You'd have thought they were selling $2 television sets, the way customers crowded into some Washington area savings and loan associations yesterday to cash in on the last day of high-interest money market certificates.

A teller at Standard Federal recounted how one lady came in bearing a stack of Series E bonds two inches thick which she cashed in for a $10,000 certificate and $7,000 in change. The institution sold $250,000 worth of certificates yesterday compared with only $20,000 worth the previous day.

At Dominion Federal, Vice President George Cain reported a 70 percent increase in sales over the past two days. Washington Federal and Northern Virginia Savings and Loan planned to stay open until 6 p.m. to accommodate savers. In late afternoon, with customers still waiting in line, Washington Federal's assistant vice president Thomas Meehan tallied 67 new accounts, totalling $1 million, of which $800,000 was new money. This compared with $500,000 in sales the previous day.

"Money market certificates, that's all we've done today since we opened up," said Jefferson Federal's vice president for savings operations, Henry Johnson. He said 29 of 33 savings certificates sold were in $10,000 denominations. On Tuesday, half of the money taken in came out of pass-book accounts bearing lower interest rates. But yesterday, all of it represented new funds as customers presented checks from banks and brokers, Johnson continued.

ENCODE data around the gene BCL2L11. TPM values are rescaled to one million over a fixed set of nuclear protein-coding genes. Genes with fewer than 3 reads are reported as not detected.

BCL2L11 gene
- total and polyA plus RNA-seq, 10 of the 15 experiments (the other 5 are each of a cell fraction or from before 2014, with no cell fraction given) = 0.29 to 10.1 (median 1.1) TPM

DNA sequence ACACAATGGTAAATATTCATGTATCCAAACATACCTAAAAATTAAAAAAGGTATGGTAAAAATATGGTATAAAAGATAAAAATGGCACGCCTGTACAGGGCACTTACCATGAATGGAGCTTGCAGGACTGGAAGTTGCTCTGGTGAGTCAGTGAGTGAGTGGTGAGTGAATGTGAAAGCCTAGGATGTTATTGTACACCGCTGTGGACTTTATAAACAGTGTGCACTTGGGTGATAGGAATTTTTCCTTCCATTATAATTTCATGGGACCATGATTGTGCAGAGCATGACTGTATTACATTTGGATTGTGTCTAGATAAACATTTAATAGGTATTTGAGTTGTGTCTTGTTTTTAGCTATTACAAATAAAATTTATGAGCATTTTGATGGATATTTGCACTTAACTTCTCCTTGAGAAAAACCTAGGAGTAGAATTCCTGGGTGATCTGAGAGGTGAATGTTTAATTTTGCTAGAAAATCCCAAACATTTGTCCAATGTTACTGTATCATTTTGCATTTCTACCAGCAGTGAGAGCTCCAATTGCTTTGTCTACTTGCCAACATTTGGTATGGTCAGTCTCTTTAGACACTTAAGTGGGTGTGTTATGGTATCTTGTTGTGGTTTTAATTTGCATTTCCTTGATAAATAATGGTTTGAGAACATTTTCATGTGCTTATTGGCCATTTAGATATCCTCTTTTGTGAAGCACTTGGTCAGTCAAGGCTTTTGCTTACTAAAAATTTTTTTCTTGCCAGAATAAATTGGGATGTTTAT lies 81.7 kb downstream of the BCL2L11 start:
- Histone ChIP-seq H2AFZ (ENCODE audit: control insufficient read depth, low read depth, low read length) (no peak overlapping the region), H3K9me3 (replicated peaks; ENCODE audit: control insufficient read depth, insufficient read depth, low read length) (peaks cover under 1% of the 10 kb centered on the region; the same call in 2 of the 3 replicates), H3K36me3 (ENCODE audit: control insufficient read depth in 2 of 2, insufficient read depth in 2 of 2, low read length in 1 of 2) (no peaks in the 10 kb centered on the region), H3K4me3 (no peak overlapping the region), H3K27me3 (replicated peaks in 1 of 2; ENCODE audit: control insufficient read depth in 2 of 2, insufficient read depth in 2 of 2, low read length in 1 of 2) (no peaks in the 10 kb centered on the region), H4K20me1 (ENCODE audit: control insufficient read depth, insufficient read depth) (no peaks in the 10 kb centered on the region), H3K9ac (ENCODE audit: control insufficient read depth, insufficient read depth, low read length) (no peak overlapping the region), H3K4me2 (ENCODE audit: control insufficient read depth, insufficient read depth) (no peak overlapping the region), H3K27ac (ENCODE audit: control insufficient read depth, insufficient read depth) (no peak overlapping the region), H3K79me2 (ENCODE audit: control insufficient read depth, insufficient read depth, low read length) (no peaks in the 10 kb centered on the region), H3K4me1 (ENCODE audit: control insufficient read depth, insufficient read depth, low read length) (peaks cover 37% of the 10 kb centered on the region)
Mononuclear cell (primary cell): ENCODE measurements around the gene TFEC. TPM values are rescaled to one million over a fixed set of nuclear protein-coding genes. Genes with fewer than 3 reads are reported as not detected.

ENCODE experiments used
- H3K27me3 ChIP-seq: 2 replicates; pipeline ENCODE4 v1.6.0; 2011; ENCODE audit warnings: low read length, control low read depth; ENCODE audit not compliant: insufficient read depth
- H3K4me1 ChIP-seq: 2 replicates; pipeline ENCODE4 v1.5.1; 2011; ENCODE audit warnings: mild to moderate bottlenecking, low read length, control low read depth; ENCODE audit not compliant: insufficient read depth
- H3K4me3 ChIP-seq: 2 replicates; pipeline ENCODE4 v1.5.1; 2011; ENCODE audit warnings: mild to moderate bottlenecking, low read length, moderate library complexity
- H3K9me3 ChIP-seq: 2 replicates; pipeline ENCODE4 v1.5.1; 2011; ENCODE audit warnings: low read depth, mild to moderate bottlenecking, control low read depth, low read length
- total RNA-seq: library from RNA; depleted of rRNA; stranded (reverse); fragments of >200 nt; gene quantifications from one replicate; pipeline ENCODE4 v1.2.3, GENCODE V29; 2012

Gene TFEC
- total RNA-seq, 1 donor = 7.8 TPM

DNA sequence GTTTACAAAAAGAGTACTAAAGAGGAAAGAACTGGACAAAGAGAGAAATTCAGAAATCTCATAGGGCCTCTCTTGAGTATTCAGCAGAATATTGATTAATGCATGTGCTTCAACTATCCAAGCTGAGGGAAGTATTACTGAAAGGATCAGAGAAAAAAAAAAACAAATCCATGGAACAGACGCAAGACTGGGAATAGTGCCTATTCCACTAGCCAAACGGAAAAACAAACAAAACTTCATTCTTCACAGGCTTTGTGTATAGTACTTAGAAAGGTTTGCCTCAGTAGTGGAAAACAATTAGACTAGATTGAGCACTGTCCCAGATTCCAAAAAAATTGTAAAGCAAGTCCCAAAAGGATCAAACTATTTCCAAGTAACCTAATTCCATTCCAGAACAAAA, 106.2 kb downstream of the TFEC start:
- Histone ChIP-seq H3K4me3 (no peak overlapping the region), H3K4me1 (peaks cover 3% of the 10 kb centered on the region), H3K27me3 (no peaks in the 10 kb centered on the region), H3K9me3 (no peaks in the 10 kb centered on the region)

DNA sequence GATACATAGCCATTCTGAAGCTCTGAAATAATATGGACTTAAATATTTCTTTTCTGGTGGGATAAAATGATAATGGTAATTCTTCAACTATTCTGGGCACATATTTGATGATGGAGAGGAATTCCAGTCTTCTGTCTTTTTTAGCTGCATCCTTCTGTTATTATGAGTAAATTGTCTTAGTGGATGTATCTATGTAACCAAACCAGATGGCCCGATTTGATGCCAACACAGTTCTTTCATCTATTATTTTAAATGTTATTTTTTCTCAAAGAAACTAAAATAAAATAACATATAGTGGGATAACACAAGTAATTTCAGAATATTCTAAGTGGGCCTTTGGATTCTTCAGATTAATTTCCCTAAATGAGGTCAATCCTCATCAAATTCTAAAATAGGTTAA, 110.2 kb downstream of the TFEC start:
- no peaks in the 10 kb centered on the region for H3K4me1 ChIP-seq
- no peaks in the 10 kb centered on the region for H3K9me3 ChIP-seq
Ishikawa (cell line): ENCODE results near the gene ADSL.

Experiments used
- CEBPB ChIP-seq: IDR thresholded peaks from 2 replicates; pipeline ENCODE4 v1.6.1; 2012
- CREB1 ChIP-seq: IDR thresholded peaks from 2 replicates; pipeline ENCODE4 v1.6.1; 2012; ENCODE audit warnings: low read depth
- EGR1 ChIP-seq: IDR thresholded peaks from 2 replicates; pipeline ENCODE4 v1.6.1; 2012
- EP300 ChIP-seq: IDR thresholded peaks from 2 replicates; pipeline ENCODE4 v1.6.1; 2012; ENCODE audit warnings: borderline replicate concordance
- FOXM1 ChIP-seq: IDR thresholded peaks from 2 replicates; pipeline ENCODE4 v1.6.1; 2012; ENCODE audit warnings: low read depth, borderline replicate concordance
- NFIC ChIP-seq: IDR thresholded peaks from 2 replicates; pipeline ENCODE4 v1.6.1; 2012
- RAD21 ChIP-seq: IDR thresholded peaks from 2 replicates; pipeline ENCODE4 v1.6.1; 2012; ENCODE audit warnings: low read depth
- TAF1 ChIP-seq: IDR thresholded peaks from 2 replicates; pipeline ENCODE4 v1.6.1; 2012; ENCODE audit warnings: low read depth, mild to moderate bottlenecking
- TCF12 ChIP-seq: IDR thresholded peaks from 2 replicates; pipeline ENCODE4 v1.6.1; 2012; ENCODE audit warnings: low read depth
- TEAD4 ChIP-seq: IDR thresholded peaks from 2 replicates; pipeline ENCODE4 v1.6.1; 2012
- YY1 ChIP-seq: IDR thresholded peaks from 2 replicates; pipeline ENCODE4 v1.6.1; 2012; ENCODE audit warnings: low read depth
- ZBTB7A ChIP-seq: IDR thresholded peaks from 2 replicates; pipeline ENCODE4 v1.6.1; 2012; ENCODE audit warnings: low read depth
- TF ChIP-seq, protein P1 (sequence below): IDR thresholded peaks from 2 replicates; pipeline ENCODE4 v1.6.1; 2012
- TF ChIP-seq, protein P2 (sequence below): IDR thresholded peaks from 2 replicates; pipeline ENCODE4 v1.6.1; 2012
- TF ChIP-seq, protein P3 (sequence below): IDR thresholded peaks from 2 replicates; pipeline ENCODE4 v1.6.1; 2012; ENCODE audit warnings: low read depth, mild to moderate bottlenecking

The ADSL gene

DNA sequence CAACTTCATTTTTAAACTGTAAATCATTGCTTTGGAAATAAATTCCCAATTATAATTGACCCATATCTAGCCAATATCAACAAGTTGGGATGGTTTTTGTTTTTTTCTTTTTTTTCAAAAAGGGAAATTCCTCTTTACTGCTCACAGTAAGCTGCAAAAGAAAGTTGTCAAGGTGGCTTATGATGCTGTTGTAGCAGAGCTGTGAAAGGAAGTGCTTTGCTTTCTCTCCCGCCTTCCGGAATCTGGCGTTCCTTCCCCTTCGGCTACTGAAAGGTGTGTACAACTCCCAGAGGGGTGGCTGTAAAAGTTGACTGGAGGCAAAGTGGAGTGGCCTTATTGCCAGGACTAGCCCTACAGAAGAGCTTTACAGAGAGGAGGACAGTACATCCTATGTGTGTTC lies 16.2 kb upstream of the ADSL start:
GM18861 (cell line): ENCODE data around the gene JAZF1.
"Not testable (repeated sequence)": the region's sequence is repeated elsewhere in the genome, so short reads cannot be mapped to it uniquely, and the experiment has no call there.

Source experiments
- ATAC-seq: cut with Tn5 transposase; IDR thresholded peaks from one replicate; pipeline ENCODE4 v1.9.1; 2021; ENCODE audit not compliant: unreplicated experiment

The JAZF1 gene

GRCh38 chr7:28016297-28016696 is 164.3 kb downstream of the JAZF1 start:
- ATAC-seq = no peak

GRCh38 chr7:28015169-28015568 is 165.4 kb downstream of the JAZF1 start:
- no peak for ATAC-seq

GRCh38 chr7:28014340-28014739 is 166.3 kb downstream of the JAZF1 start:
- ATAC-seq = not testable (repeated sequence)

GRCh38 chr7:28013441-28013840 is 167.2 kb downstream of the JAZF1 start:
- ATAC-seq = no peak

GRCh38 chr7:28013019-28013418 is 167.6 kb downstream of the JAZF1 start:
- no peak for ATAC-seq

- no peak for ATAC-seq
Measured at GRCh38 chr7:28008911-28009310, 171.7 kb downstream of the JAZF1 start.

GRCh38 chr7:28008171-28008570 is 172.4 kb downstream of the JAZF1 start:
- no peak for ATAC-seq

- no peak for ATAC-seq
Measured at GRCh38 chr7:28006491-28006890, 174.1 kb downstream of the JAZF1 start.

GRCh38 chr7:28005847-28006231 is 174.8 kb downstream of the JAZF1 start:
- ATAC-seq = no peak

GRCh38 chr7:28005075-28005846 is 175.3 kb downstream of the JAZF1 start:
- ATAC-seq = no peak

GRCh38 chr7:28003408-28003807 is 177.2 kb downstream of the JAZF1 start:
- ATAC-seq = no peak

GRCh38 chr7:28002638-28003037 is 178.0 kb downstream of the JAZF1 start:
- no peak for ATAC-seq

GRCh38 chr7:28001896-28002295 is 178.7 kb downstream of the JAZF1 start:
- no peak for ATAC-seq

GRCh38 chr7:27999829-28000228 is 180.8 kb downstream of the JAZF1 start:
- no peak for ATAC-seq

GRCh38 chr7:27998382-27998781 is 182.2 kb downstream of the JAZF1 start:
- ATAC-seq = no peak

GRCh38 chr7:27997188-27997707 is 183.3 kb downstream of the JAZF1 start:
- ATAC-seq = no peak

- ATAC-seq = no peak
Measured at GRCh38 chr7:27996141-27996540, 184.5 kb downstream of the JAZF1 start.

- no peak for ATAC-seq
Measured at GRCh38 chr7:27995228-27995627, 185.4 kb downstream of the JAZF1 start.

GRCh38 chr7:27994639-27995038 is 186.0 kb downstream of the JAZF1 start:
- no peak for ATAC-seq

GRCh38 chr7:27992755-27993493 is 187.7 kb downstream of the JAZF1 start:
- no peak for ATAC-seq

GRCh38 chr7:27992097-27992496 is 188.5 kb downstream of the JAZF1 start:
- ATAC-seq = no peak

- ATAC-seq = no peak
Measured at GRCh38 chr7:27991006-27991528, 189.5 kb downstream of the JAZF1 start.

Yesterday was positively the last day for maximum rates at savings and loans. Bank regulatory agencies decreed last week that as of today institutions no longer could compound interest on the certificates, which are pegged to the six-monthly Treasury bill discount rate. And savings and loans no longer may offer a 0.25 percent differential on rates of 9 percent or more.

Credit unions, however, have extended the deadline for maximum rates to March 30. By law, a 10-day notice is required to change rates, and the credit unions could not meet today's deadline.